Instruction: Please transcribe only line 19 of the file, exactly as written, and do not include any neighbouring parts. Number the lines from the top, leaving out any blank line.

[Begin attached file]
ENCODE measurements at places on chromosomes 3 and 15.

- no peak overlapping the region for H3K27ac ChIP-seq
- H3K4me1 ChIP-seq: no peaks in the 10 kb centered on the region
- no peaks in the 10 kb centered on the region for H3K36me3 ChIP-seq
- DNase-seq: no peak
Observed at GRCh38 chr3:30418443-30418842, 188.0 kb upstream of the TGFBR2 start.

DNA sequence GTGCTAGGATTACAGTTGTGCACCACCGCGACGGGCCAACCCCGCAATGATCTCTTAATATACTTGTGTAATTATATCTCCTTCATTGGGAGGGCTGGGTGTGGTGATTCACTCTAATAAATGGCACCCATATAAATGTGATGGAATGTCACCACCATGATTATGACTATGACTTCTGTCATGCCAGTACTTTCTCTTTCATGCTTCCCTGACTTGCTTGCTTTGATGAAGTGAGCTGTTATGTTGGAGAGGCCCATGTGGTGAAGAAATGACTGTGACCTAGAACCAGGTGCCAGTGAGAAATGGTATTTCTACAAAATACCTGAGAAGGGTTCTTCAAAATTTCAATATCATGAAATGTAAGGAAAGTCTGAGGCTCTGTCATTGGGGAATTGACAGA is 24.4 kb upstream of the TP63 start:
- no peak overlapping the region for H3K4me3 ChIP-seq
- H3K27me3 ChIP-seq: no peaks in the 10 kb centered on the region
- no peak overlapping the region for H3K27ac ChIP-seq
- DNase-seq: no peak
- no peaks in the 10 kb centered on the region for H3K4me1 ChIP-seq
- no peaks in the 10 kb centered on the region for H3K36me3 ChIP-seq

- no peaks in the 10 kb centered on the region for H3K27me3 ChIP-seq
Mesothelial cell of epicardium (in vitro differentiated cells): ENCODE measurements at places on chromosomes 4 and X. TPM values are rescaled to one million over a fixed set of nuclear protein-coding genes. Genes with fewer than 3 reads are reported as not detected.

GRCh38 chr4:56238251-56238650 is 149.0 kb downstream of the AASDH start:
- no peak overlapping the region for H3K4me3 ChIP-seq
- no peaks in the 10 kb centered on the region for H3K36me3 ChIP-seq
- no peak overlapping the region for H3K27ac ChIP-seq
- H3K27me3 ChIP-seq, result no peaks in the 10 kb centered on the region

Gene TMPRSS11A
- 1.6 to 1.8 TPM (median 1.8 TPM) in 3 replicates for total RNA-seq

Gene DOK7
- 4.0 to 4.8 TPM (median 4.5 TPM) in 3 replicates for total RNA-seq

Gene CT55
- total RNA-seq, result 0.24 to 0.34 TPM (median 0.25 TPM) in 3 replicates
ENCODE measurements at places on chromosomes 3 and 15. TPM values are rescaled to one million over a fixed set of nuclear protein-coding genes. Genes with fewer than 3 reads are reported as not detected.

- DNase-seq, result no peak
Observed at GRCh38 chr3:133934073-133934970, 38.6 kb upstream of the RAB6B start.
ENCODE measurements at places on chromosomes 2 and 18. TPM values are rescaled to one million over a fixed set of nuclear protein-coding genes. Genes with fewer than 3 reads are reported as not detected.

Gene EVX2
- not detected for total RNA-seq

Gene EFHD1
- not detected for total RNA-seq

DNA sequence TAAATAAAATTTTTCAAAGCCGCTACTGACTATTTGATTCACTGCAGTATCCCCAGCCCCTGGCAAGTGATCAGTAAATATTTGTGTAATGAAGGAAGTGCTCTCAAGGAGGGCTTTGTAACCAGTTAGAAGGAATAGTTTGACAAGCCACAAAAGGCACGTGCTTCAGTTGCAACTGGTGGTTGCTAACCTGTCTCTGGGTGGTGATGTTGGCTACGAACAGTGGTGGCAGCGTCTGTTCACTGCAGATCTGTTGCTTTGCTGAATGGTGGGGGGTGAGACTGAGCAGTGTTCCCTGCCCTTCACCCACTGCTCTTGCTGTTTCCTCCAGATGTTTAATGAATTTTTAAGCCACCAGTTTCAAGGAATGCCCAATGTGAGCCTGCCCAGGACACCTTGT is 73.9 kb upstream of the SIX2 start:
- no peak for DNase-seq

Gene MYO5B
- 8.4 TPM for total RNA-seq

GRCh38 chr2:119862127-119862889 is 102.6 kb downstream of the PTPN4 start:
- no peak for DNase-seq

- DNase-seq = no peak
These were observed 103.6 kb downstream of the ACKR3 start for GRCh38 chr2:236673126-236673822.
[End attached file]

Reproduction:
- no peak overlapping the region for H3K27ac ChIP-seq